The eighth-most viewed home for sale
The photos don't make it look prepossessing -- mismatched paint job, random items on the floor, a small hole in the wall -- but this Maryland property was one of the most viewed homes for sale nationwide on Realtor.com last week. It's eighth among homes listed within about $45,000 of the U.S. median price (roughly $220,000).
I'm guessing that it's price racking up the hits for this five-bedroom brick rambler in the Prince George's County community of Clinton. It's a short sale listed for $180,000, half of what the owner paid two years ago. (You can see larger photos here.)
This got me thinking about short sales, because some of you have said they are definitely not for the faint-hearted buyer. Or, for that matter, a buyer with any sort of deadline.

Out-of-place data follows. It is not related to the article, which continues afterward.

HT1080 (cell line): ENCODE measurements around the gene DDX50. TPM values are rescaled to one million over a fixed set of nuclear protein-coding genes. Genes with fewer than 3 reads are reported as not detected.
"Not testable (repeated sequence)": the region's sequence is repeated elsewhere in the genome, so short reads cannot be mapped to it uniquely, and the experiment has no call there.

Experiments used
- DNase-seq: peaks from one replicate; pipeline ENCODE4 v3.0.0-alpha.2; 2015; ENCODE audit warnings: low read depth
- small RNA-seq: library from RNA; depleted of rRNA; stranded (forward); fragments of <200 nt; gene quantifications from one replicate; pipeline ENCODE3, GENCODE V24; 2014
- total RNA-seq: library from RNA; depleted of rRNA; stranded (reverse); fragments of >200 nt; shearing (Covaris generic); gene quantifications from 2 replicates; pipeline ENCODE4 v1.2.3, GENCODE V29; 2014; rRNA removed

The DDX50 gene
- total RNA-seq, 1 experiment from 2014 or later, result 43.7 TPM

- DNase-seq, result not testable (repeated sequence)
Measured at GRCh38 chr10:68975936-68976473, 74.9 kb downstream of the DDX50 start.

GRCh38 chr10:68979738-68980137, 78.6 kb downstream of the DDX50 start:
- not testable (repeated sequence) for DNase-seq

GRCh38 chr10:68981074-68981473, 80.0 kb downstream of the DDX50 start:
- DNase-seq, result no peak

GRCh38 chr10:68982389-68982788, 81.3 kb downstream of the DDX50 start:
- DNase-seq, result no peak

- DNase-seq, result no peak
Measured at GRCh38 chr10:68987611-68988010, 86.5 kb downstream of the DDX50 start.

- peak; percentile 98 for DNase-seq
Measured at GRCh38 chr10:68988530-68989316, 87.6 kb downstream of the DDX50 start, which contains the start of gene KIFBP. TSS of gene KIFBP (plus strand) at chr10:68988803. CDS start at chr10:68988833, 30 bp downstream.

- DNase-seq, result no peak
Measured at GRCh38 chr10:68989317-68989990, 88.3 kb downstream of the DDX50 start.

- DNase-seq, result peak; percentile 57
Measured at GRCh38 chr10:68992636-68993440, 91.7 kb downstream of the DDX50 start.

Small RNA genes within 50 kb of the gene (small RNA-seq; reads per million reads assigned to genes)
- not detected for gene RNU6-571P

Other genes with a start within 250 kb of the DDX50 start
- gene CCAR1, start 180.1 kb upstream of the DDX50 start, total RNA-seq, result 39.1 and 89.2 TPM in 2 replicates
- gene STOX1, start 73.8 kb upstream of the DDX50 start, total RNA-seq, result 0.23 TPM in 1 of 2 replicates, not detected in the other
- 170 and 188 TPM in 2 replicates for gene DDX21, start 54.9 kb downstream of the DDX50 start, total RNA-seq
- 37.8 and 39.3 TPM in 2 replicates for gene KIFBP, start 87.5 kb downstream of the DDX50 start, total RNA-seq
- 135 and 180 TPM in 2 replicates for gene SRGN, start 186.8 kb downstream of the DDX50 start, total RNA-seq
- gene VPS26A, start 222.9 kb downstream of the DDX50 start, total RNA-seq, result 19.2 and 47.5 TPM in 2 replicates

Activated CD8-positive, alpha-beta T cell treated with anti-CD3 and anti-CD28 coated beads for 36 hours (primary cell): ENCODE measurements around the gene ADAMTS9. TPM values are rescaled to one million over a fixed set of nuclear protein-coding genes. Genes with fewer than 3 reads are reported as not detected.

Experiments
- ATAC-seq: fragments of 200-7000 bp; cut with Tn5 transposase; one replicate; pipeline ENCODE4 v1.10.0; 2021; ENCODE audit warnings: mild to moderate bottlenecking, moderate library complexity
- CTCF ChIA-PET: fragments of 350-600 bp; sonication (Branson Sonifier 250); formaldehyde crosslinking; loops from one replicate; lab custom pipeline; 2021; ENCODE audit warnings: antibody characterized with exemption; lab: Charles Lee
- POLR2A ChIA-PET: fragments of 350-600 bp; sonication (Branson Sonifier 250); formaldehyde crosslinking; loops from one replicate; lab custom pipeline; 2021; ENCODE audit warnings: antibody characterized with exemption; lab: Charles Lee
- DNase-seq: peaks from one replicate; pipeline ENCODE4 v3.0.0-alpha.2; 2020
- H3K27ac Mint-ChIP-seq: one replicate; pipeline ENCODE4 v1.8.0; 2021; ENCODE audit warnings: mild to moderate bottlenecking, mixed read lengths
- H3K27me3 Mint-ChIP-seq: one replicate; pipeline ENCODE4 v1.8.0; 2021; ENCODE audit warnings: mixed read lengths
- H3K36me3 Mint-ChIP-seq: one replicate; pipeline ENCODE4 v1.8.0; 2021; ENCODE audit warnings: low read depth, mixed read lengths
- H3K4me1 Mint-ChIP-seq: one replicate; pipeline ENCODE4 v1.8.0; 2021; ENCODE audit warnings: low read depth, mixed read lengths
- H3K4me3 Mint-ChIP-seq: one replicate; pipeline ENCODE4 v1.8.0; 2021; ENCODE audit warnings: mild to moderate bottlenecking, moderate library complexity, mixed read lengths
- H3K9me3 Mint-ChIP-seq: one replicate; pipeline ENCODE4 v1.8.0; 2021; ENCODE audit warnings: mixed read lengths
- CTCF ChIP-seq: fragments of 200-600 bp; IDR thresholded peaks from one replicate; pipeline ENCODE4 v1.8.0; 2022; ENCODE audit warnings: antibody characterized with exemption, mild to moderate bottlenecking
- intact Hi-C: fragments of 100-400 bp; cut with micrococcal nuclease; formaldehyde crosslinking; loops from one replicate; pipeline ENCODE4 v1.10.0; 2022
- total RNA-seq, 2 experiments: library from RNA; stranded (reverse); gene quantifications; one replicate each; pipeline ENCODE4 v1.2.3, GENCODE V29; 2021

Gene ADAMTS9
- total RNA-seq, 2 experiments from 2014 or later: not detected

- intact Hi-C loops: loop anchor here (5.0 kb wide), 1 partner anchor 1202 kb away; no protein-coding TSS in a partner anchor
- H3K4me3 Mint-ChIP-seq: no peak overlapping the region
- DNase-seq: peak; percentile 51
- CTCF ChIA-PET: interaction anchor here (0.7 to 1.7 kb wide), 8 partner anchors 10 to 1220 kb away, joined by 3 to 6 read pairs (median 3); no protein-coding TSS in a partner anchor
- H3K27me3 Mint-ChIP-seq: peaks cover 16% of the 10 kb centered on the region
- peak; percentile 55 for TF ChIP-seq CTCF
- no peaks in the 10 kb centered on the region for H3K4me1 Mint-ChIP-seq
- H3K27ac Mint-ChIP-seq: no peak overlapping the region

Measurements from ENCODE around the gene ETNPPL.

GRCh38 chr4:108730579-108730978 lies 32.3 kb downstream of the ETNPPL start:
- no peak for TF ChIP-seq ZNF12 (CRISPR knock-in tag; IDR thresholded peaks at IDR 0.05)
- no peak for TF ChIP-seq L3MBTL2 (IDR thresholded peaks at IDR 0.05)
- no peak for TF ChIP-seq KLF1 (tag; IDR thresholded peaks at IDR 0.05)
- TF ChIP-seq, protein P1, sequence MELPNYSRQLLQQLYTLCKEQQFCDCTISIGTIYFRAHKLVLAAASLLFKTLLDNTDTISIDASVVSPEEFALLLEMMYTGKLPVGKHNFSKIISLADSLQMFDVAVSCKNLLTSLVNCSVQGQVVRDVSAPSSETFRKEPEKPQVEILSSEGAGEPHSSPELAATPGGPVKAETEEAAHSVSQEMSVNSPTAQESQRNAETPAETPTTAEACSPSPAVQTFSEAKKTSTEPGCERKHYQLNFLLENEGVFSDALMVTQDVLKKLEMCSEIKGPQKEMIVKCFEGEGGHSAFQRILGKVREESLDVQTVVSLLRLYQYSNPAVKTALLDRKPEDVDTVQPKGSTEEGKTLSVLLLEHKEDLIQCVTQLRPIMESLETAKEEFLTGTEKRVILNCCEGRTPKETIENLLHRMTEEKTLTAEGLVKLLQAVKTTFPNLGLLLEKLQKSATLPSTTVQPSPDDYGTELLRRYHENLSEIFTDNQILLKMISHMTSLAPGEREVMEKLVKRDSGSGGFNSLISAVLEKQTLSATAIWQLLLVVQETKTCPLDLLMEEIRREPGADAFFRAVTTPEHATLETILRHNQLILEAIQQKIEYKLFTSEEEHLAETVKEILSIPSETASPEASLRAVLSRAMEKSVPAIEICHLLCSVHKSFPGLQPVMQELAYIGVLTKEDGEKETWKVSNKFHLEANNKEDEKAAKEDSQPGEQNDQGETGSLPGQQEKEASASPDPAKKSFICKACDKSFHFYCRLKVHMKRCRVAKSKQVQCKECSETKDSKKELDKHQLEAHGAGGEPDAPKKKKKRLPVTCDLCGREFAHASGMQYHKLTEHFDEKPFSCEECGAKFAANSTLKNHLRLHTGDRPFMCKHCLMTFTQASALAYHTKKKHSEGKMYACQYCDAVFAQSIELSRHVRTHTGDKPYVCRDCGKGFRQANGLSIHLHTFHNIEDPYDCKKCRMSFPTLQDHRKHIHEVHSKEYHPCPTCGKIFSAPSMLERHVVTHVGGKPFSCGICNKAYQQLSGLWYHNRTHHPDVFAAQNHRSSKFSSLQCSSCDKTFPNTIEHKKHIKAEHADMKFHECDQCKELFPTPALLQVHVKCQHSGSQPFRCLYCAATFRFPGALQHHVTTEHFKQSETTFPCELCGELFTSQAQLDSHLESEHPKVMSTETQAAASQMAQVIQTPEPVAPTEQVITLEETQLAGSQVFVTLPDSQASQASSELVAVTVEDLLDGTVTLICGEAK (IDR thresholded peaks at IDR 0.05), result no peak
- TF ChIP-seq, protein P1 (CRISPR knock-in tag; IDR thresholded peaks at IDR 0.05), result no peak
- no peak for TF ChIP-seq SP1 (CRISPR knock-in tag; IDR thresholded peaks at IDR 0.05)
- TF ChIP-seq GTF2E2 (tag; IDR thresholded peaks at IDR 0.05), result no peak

Short sales are the question mark of the housing market. You could offer the asking price, be the only interested buyer and still not end up with the property. Though the homeowner sets the asking price, it's up to the lender to decide whether to accept. That's because the homeowner is hoping the lender will let the property sell for less than the mortgage amount and forgive the difference.
With short sales, the asking price might be reflecting the home's true value. Or -- some real estate agents are warning -- it might be set waaaay low to grab attention.
"There’s a reason that short sale listings have the statement 'lender approval required,'" writes real estate agent Cindy Bowers of Arizona in this blog post.
On the other hand, as Wonk reader terp05 pointed out last month, you just might end up with a good deal. After a frustrating six-month wait, terp05 said, "in the end I [got] the home with the features I was looking for and some perks that I wouldn't have been able to afford otherwise."